The way we eat food—you know, through our mouths—hasn't changed a whole lot. But where the method has stayed the same, the processes that make up our favorites and tools we use to make our meals have seen radical innovations. The 2014 honorees from the Food category of the Core77 Design Awards vary from multi-purpose kitchen tools to breeding homes for insect protein.
Led by Eating Designer Marije Vogelzang, the jury team chose 12 designs that stood out among the rest and shared their thoughts on the work. Read on to see how cricket-infused cocktail bitters, liquid flower petals, edible Menorahs, and more:
Student Winner: 432 Farm: Insect Breeding, by Katharina Unger
We've been seeing insects pop up here and there in future-focused culinary designs, but there hasn't been a whole lot on how to keep our insect reserve alive and thriving. University of Applied Arts Vienna student Katharina Unger has developed an in-home breeding tool for insects—specifically looking at insect protein as a substitute for meat. "We chose this winner unanimously," says the jury. "This project stood out from the others due to it's high quality and designing every single aspect of the process. The project takes on a very current issue and transforms it trough in-depth research, design quality and the ability to make a very complex structure simple and understandable. Eating insects will still be quite a step for the western consumer to make but with this product the designer takes a bit of the horror away and provides a practical, consumer oriented product that people can relate to."
Student Runner Up: Food Radiation Scanner, by The Furious Fika
Japanese households located in the blast area of Fukushima are still suffering the consequences. The Furious Fika, a team from the Umeâ Institute of Design, designed a scanner that helps identify food with dangerous amounts of radiation, in a hope to make purchasing locally grown food safe again for consumers. The jury's thoughts: "A very powerful design for a very realistic issue. In many cases technology in combination with food enables loss of connection to the own soil. In this case the design is made to ensure a more firm connection, feeling of safety and trust in local food. Also it will help fight against food waste. Another interesting effect of showing this design at an international contest like this is that it gives us a glimpse into the reality of daily life of many. It shows us a creepy glimpse of something that could happen anywhere, also next to our own doorstep. A big issue is made tangible."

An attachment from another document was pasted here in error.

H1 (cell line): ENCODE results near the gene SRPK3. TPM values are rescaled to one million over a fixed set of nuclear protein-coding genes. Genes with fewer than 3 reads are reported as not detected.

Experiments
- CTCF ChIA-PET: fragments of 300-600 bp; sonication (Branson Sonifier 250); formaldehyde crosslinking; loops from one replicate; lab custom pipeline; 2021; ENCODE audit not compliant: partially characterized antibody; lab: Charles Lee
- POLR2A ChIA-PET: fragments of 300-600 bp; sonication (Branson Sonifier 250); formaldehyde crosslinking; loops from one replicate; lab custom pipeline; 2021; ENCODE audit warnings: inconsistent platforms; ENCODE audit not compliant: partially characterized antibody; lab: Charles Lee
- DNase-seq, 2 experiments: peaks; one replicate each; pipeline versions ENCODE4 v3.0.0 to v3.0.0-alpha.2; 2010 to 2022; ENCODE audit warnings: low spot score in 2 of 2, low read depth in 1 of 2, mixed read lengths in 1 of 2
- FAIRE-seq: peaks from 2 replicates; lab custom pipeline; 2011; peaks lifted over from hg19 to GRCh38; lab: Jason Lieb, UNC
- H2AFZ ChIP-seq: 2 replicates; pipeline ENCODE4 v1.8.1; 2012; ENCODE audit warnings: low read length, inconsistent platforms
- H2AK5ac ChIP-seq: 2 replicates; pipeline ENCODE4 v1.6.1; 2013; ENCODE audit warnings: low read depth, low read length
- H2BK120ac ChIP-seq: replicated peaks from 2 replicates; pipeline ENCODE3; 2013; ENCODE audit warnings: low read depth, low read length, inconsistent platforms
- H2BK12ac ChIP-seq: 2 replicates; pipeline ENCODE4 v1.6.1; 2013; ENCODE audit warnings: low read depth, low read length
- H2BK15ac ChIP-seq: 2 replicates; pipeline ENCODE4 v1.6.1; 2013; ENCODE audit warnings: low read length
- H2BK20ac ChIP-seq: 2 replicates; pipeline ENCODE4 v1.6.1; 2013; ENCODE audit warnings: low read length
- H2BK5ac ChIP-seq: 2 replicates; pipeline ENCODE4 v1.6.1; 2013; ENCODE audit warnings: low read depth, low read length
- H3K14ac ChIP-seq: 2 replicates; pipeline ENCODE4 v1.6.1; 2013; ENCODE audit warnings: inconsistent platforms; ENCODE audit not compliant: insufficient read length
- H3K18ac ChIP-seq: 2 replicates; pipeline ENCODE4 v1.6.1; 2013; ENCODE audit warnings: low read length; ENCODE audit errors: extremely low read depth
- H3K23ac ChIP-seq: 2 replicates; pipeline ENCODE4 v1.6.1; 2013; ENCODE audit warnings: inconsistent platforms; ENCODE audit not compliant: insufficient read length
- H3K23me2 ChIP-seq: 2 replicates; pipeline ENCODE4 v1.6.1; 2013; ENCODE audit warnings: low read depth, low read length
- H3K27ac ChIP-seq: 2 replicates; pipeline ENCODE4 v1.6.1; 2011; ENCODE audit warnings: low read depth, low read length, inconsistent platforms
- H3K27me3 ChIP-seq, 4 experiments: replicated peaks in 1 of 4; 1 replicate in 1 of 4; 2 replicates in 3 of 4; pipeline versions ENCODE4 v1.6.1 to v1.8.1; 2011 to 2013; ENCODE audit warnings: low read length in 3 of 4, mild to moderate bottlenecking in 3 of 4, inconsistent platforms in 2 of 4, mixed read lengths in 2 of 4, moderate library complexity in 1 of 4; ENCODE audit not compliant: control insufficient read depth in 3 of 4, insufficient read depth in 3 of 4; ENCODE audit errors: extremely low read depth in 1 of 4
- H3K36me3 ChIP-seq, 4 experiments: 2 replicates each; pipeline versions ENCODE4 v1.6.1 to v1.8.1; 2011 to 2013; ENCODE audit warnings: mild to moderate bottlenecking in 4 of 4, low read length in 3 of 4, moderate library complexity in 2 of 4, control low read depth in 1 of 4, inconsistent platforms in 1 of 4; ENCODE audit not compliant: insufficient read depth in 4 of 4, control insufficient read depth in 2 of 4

Professional Notable: Blow Dough, by Omer Polak and Michal Evyatar
Bread has been a source of sustenance for longer than any of us can remember—and it's been made and consumed the same way for just about as long. Omer Polak and Michal Evyatar have reintroduced us to the starchy staple with a new baking method that involves a blowtorch. The experience starts with seasoned dough that's transformed into herbed balloons with a flamed clocking in at temperatures as high as 1,112°F. The jury called it "a fun and engaging project with a very strong cultural aspect honoring heritage whilst innovating and creating a bonding experience extraordinaire."
Professional Notable: San Francisco Unified School District: A Cafeteria Designed for Me, by IDEO
The San Francisco Unified School District was looking to redesign their food system, and IDEO had the perfect solution. After discovering that only 57 percent of students who qualify for the reduced or free lunch program actually ate at school, the design team looked to turn the lunchtime experience into a more desirable option. The program features family-style dining, an app that allows students to pre-order their meals and give feedback and dinner kits for students with working parents. "Great to see 'system design' as part of Food Design," the jury says. "The project is certainly innovative and interesting but lacks a bit of transparency. We are keen to know the outcomes of the projects when it runs for about a year."
Professional Notable: Facing Food, by Roel Vandebeek
Sometimes it takes the simplest of details can help us remember to slow down and enjoy our meals. Roel Vandebeek's Facing Food dining set—designed for Serax—features a single dot on each piece. The 20-item set includes both right- and left-facing plates and bowls, making it comfortable for lefties and righties. The jury applauded the set's simplicity: "A beautiful and poetic design of a set of ceramic plates and bowls with the specific 'dot' giving character and playfulness to every single item."